Winona Friendship Center members took part in a tai chi class in 2017. In the center’s current location, space for classes like this are getting cramped.

Friendship Center may stay at Masonic


City releases $9M to $11M estimates for new center


Winona city officials have only budgeted 45 minutes for the discussion, but on Tuesday, the Winona City Council will talk about what to do next with the Winona Friendship Center. City staff will propose that the City Council hire consultants to study keeping the Friendship Center in its current location with some remodeling. Friendship Center members asked city officials to seriously study the East Recreation Center (ERC) as a potential site, as well, and urged them not to forget about the Friendship Center’s needs.

The Friendship Center is a city-run senior center located on the first floor of the city-owned Historic Masonic Temple Theatre. Its staff and growing membership have been pushing for a new home for years. The space needs at the current, cramped senior center are real, Winona City Manager Steve Sarvi said last week. “It wasn’t just a staff member crying wolf. You’re busting at the seams. We’ve got to do something,” he told a task force of Friendship Center members.

The city started seriously looking into finding a new home for the senior center — or an all-ages community center — last spring, when the City Council approved a study that focused on the East Recreation Center (ERC) as the site for an all-ages community center. Then, this summer and fall, the city stopped pursuing plans for the ERC and looked into buying the former Central Elementary School as a home for the Friendship Center and the fire department. When the City Council was outbid in its attempt to buy Central, the city’s Friendship Center planning efforts were left in a lurch.

This summer and fall, city consultants produced conceptual designs and cost estimates for a community center on a square city block — possibly at the ERC — and for renovating and expanding Central as a community center. However, city staff refused to publicly release those designs and estimates at the time. In response to a Winona Post freedom of information request, city staff released the cost estimates: $11 million for a standalone community center with all the bells and whistles and $9.2 million for renovating and expanding Central. Also in response to Winona Post freedom of information requests, the city released tapes of closed City Council meetings on buying Central that showed some council members were seriously concerned about the estimated prices for a new Friendship Center.

Sarvi told the Friendship Center Task Force that the city is facing a series of potential multi-million-dollar projects in the next few years: the city will need a new or renovated fire station in the mid-term future, it may need a new police station, it is planning on continuing to fix up the Masonic Temple, and it is considering a new home for the Friendship Center. “We can’t do all of that,” Sarvi said.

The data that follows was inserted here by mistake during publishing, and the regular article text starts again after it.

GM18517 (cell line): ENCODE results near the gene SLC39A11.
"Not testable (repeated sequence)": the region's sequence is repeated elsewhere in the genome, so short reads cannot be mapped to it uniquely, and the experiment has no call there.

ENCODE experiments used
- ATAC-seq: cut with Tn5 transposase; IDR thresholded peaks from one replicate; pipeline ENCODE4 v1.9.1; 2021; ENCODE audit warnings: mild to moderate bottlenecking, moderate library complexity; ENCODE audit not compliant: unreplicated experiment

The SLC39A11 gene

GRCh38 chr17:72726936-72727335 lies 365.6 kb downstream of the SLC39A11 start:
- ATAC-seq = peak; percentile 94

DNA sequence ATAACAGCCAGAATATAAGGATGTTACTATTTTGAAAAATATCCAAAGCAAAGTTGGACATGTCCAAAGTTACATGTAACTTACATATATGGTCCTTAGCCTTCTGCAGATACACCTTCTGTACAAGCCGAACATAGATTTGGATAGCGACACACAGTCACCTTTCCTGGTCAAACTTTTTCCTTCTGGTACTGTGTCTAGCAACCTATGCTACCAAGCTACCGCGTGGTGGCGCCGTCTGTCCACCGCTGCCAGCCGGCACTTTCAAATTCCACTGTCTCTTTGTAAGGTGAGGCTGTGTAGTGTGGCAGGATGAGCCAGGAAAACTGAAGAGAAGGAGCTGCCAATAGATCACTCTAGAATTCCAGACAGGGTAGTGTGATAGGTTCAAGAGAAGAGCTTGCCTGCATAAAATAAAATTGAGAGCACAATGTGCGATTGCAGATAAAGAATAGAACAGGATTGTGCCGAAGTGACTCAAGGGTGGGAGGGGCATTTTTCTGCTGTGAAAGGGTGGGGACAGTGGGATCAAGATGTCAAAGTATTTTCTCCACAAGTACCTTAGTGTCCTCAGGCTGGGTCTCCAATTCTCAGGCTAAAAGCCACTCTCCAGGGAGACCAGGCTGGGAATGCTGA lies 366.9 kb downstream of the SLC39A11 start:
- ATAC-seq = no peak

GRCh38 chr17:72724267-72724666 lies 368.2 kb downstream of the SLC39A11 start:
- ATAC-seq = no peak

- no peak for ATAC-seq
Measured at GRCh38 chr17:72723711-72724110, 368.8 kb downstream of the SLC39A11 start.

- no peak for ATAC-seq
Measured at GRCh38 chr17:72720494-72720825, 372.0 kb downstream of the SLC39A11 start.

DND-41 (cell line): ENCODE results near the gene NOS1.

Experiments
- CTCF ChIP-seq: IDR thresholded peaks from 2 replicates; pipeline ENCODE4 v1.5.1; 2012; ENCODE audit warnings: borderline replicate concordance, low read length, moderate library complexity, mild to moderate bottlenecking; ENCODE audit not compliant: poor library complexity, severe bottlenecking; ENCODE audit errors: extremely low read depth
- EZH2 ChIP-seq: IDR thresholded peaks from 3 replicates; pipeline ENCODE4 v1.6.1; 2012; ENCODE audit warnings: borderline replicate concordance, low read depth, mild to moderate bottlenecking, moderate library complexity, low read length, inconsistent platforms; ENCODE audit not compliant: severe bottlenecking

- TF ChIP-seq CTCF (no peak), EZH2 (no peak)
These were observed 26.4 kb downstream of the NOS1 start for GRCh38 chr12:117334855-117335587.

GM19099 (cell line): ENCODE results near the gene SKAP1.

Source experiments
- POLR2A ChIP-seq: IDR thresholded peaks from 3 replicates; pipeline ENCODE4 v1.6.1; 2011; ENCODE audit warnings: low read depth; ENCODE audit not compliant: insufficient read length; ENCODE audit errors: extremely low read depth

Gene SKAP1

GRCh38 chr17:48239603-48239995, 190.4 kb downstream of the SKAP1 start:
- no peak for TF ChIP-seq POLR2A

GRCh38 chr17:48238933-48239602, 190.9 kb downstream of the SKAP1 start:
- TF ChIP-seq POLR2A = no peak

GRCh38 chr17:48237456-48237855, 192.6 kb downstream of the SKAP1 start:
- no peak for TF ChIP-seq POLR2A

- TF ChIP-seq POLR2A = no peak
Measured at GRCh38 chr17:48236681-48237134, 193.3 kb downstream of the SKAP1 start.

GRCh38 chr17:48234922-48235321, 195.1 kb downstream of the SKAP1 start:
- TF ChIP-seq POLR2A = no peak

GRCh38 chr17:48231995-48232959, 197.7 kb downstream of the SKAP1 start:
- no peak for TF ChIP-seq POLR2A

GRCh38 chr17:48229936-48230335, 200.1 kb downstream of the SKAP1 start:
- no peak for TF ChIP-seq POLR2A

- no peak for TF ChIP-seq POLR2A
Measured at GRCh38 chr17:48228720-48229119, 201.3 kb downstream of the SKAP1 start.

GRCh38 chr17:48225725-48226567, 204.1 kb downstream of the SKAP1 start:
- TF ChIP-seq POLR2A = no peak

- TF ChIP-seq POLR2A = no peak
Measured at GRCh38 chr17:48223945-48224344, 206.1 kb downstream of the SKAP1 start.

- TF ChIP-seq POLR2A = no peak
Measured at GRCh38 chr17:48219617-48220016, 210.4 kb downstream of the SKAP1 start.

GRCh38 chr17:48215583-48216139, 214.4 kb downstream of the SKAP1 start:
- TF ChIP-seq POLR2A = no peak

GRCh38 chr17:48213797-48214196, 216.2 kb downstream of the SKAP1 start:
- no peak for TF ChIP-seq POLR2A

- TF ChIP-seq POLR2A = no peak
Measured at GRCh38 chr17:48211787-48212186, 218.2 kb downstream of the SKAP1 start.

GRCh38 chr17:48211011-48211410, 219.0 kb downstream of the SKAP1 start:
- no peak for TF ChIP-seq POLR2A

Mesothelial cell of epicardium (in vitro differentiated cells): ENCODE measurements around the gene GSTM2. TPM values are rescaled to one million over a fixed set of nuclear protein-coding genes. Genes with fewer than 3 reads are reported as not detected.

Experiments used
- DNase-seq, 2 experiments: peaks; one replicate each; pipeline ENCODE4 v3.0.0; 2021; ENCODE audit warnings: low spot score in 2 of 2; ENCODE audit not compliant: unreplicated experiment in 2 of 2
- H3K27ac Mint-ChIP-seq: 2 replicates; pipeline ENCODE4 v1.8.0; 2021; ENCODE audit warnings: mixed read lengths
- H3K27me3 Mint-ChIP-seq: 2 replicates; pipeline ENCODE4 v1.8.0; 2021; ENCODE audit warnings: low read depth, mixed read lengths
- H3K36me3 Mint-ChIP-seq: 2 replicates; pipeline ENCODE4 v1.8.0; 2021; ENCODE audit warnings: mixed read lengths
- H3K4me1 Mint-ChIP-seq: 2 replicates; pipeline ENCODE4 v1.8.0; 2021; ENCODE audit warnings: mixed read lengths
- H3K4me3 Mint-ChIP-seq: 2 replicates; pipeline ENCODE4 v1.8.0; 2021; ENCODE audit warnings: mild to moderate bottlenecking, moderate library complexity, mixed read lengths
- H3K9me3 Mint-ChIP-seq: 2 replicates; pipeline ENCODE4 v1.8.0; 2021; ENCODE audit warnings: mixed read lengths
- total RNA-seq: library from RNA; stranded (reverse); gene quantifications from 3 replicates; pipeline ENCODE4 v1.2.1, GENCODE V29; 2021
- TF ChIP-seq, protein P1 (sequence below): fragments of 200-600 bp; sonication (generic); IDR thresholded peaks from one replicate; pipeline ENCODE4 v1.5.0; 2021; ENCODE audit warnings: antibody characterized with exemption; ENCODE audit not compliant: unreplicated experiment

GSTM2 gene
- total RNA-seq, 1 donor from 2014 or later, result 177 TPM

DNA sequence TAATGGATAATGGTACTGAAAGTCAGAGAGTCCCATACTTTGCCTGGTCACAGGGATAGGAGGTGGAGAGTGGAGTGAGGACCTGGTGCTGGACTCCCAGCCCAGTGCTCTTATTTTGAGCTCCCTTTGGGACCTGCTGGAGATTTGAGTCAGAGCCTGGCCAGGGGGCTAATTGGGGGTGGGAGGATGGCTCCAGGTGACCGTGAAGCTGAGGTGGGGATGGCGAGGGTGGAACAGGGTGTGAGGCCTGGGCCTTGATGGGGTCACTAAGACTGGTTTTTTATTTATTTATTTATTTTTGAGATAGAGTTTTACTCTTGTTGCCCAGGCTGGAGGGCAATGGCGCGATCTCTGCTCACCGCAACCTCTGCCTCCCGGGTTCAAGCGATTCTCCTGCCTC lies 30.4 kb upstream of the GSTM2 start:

So, Sarvi suggested, what if the Masonic Temple was renovated to keep the Friendship Center where it is at? Perhaps the building could be programmed for a dual use, with performing arts in the evenings and weekends and senior center activities during the day, he said.

Friendship Center Task Force members did not love that idea. The Masonic Temple has very little parking, accessibility for people with limited mobility is a huge problem, it is small, and there is no outdoor greenspace, members said. Sarvi said that he believed the city could come up with parking within a couple blocks and address the accessibility problems. “I’d challenge any one of these City Council members to take a wheelchair, a walker, or a cane and walk those two blocks in the wintertime,” task force member Gloria Hammond responded.

The ERC would be a much better option, the task force stated. It has parking, more space, and the potential for a real all-ages community center, the members said. Ultimately, they recommended that the City Council study both the Masonic Temple and the ERC as potential sites.

Until now, the city’s planning efforts have largely focused on one site option at a time — first the ERC, then Central, now the Masonic — or on no site in particular. At public outreach events last year, city officials encouraged citizens not to spend a lot of time commenting on the pros and cons of one site over the other. However, task force member Frank Pomeroy said that it would be valuable to put the Masonic and the ERC side-by-side and compare apples to apples.

Sarvi said he would not recommend studying both to the City Council, but he would bring the idea to them.

City officials do have at least two other options they are not seriously considering right now. Winona Area YMCA Board Chair Scott Hannon has said the Y could accommodate the city’s senior center as part of a phase-two addition to its current building project for a cost of $6 million. The new owners of Central — Dan Nisbit and Shawn Beier — have said they are open to selling or leasing the building to the city. Winona Parks and Recreation Community Services Director Chad Ubl said that issues with governance were a sticking point in past conversations with the Y, and Sarvi said that he doubted the City Council was willing to pay more for Central than its bid last fall, which was lower than what Nisbit and Beier paid for the property.

The City Council will meet at 5:45 p.m. on Tuesday in the Wenonah Room on the third floor of city hall to discuss the future of the Friendship Center. Because the regular council meeting will start at 6:30 p.m., the council will have just 45 minutes to discuss the senior center and another major topic: how to fund the multi-million-dollar park improvement project the city is planning. This meeting is open for the public to attend, but no public comment is scheduled.


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